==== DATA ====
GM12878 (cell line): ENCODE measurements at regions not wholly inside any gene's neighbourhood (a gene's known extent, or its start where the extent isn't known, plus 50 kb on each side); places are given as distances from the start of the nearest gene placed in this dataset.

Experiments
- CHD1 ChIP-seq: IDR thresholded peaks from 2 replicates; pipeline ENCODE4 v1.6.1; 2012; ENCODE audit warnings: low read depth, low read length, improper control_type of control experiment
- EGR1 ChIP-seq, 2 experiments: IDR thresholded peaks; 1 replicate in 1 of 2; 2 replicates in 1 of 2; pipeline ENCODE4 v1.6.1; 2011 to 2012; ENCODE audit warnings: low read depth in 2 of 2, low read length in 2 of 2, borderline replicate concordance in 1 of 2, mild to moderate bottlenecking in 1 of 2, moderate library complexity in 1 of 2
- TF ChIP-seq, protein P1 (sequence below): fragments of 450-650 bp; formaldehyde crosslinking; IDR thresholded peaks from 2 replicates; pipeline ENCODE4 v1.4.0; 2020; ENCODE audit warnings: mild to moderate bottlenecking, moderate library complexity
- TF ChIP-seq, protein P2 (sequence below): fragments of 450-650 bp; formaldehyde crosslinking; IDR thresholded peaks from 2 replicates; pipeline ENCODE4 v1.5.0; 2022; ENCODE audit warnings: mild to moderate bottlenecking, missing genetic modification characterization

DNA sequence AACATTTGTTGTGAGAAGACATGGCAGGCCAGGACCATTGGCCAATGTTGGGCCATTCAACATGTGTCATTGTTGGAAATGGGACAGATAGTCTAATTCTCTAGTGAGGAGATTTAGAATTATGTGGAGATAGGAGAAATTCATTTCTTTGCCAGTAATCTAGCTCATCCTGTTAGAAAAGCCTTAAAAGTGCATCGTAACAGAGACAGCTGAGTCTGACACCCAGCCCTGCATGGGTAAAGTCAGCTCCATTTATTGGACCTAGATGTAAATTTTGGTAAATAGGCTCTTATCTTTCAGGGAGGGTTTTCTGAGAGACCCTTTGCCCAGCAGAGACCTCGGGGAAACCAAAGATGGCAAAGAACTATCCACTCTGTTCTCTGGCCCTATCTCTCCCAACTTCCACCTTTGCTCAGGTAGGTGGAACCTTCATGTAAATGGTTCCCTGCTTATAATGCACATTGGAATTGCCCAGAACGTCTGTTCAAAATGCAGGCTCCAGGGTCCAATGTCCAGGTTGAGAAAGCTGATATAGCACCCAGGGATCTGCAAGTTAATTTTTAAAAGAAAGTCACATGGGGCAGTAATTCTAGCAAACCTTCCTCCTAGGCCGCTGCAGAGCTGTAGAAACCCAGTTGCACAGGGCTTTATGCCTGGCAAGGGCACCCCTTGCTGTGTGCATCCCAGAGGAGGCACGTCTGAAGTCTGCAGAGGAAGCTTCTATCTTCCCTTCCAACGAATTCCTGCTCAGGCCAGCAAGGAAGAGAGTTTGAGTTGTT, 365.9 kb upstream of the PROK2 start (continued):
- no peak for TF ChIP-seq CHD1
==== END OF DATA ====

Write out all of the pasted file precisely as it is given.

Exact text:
GM12878 (cell line): ENCODE measurements at regions not wholly inside any gene's neighbourhood (a gene's known extent, or its start where the extent isn't known, plus 50 kb on each side); places are given as distances from the start of the nearest gene placed in this dataset.

Experiments
- CHD1 ChIP-seq: IDR thresholded peaks from 2 replicates; pipeline ENCODE4 v1.6.1; 2012; ENCODE audit warnings: low read depth, low read length, improper control_type of control experiment
- EGR1 ChIP-seq, 2 experiments: IDR thresholded peaks; 1 replicate in 1 of 2; 2 replicates in 1 of 2; pipeline ENCODE4 v1.6.1; 2011 to 2012; ENCODE audit warnings: low read depth in 2 of 2, low read length in 2 of 2, borderline replicate concordance in 1 of 2, mild to moderate bottlenecking in 1 of 2, moderate library complexity in 1 of 2
- TF ChIP-seq, protein P1 (sequence below): fragments of 450-650 bp; formaldehyde crosslinking; IDR thresholded peaks from 2 replicates; pipeline ENCODE4 v1.4.0; 2020; ENCODE audit warnings: mild to moderate bottlenecking, moderate library complexity
- TF ChIP-seq, protein P2 (sequence below): fragments of 450-650 bp; formaldehyde crosslinking; IDR thresholded peaks from 2 replicates; pipeline ENCODE4 v1.5.0; 2022; ENCODE audit warnings: mild to moderate bottlenecking, missing genetic modification characterization

DNA sequence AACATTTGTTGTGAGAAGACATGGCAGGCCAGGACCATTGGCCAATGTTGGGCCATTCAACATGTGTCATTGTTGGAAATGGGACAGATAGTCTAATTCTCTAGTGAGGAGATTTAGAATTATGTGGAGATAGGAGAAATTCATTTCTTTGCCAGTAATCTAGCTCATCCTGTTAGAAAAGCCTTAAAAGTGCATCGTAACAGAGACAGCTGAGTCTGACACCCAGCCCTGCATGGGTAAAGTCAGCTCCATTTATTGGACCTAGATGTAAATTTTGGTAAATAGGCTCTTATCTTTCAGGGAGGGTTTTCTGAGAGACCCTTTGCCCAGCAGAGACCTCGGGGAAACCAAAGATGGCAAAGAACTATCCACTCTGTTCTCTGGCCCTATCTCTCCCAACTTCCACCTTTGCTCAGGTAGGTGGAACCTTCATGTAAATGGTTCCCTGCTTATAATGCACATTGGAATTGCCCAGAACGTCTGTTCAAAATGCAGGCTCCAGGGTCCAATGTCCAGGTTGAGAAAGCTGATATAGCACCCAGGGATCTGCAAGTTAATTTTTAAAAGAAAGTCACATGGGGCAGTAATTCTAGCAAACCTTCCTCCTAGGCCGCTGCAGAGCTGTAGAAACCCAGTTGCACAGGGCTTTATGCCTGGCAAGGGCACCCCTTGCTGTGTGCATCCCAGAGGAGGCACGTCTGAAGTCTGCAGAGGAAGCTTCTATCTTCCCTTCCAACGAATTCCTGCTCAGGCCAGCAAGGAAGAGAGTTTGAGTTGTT, 365.9 kb upstream of the PROK2 start (continued):
- no peak for TF ChIP-seq CHD1